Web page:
written on behalf of Feigenbaum Law
As we head into May, we also head into the beginning of cottage season- a favorite time for Canadians.
While many of us are starting to think about heading up north in the coming weeks to kick off a summer of boating, barbecues and other summer time fun, it may also be a good time to think about the various financial and legal implications of owning a vacation home.
Below we address some commonly asked questions.
What Are the Tax Implications of Renting my Cottage Out?
Renting out your cottage during times you are not there is a good way to offset some of the often-steep costs of owning a vacation property. Renting out your space is becoming especially popular with the rise of sites and apps such as Airbnb, VRBO, and similar.
Even though there can be financial benefits to renting out your cottage, if you do decide to rent out your summer space there are some important tax factors to keep in mind and remain on side of the CRA. Namely:
⦁ All rental income must be added to your other income generated during the tax year;
⦁ Expenses related to the cottage (e.g. property taxes, insurance, utilities, internet, cable, etc.) can be claimed to offset this income;
⦁ Expenses must be claimed based on the amount of time the property is rented out versus the amount of time the property is used by the property owners. For example, if the cottage is rented out for ¼ of the full year, and used by the family for ¾ of the year, expenses can only be deducted at a ¼ rate;
⦁ Other expenses, such as the cost of significant repairs (e.g. roof replacement, septic system replacement, etc.) are considered capital costs, and can be deducted over time.
What Do I Need to Know if I Co-Own My Cottage?
With property prices skyrocketing, and cottages being transferred inter-generationally as baby boomers age, co-ownership of cottages is becoming more and more common.
If you co-own your cottage with your siblings, other family members, or even friends, there are some important legal concepts to keep in mind.
Joint ownership can be done either through a joint tenancy or through being tenants in common.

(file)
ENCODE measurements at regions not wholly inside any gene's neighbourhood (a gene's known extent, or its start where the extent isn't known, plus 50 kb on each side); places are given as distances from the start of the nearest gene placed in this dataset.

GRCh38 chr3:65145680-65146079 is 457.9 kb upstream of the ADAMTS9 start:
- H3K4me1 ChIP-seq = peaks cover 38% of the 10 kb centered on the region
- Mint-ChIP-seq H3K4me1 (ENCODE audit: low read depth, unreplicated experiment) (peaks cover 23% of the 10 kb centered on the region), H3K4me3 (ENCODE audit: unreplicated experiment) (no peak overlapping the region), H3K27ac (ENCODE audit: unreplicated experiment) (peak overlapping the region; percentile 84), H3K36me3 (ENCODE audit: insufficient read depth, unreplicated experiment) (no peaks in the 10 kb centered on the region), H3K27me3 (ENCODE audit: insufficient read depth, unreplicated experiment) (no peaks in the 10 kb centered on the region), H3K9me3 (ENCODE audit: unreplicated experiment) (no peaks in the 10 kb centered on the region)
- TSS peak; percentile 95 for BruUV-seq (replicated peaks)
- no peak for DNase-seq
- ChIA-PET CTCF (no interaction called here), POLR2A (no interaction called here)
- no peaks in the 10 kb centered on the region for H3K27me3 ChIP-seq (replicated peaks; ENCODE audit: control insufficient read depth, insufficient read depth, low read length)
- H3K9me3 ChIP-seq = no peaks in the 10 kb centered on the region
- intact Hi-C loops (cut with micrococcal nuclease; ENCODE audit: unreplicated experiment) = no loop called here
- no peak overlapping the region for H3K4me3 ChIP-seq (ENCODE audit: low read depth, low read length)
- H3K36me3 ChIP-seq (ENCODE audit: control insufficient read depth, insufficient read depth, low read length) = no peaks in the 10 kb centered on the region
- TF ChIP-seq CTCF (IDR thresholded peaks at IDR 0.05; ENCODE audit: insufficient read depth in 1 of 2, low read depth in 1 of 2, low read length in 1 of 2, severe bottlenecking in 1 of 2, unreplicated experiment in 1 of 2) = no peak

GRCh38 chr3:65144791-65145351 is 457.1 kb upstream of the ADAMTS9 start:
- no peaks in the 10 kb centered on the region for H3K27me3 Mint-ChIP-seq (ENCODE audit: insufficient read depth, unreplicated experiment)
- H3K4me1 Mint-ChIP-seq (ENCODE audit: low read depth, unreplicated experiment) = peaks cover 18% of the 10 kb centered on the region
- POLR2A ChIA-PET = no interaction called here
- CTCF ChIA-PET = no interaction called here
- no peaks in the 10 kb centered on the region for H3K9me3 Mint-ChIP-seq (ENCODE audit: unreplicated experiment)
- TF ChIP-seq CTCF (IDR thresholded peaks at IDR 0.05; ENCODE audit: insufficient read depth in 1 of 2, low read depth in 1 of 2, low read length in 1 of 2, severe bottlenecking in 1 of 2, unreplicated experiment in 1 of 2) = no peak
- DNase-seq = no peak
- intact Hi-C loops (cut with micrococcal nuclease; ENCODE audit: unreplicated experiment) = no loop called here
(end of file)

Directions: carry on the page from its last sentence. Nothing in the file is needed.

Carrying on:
Where a cottage is held in joint tenancy and one of the owners dies, the property subsequently belongs to the remaining joint tenants. If there are two joint tenants, the remaining tenant ends up with full ownership of the property (if there are multiple joint tenants, the last remaining joint tenant will end up with full ownership). The will or estate plan of that remaining joint tenant will determine what happens to the cottage after that tenant passes away. Probate fees are not paid until the death of the final joint tenant.
Conversely, if the cottage owners are tenants in common, each of them own a proportionate share in the property (i.e. 50% each if there are two owners, 25% each if there are four owners, etc). Each of those owners can dictate, in their will or estate plan, what happens to their respective share.
What If I Want to Transfer the Cottage to My Kids?
There are tax considerations that must be taken into account when transferring a cottage to your children.
If you transfer your cottage to your children, either as a gift during your lifetime, or in your will upon your death, your children will likely have to pay capital gains tax. Given the current property value of most cottages, this will likely be a significant amount on which income tax will have to be paid.
A principal residence exemption may be available as a shelter if you can establish that the cottage was your primary residence.
Importantly, if you are a U.S. citizen transferring or gifting a cottage located in Canada, or if you are transferring or gifting a cottage located in the U.S., there could be additional American estate taxes that apply.
If you deem your cottage as a principal residence but you also continue to rent it during some parts of the year, there may be significant capital gains implications.
While there is a capital gains exemption on principal residences, if the CRA audits you and concludes that your cottage is an “income-generating business” the capital gains exemption may not apply.
The above are only some of the major tax and other considerations that must be taken into account if you are a cottage owner.
Before you take any action with your cottage, including listing it on AirBnb or otherwise renting it out, or making plans for what will happen to the property in the future, it is advisable to speak with a tax professional.
How Can Feigenbaum Law Help?
If you have questions about personal tax planning, including tax planning as it relates to major assets such as real estate, contact Feigenbaum Law.
Our goal is to create the best tax strategy possible for our clients. We work with you to create a personalized solution that will streamline your compliance requirements.
Our focus is complex matters related to tax planning for individuals with high net-worth. We offer services to clients in the US, Canada and around the world.
Contact us to learn more about how we can help or call us at (416) 777-8433 or toll free at (877) 275-4792.